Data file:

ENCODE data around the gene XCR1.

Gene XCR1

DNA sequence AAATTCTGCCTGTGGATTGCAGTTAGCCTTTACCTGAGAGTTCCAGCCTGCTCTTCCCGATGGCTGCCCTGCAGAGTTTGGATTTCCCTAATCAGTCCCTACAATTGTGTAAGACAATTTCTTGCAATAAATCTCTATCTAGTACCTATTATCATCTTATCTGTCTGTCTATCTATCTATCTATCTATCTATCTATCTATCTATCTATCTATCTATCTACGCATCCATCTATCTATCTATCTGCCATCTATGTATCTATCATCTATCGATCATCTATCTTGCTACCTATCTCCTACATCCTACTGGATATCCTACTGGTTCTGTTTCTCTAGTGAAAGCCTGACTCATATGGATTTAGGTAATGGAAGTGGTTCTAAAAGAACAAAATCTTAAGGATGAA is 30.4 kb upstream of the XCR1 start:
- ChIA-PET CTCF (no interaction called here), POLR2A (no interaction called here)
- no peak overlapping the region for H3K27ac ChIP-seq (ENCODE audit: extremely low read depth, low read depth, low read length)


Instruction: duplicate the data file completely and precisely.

ENCODE data around the gene XCR1.

Gene XCR1

DNA sequence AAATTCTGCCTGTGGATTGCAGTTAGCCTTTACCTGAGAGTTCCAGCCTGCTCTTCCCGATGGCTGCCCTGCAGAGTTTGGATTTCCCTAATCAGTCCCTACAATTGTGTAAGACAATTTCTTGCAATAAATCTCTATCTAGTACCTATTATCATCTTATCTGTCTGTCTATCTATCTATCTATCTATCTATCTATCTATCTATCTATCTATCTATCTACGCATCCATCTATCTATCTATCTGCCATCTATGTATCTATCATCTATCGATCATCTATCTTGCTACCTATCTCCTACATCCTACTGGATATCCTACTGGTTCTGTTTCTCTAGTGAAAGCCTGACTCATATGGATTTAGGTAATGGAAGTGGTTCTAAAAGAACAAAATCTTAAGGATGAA is 30.4 kb upstream of the XCR1 start:
- ChIA-PET CTCF (no interaction called here), POLR2A (no interaction called here)
- no peak overlapping the region for H3K27ac ChIP-seq (ENCODE audit: extremely low read depth, low read depth, low read length)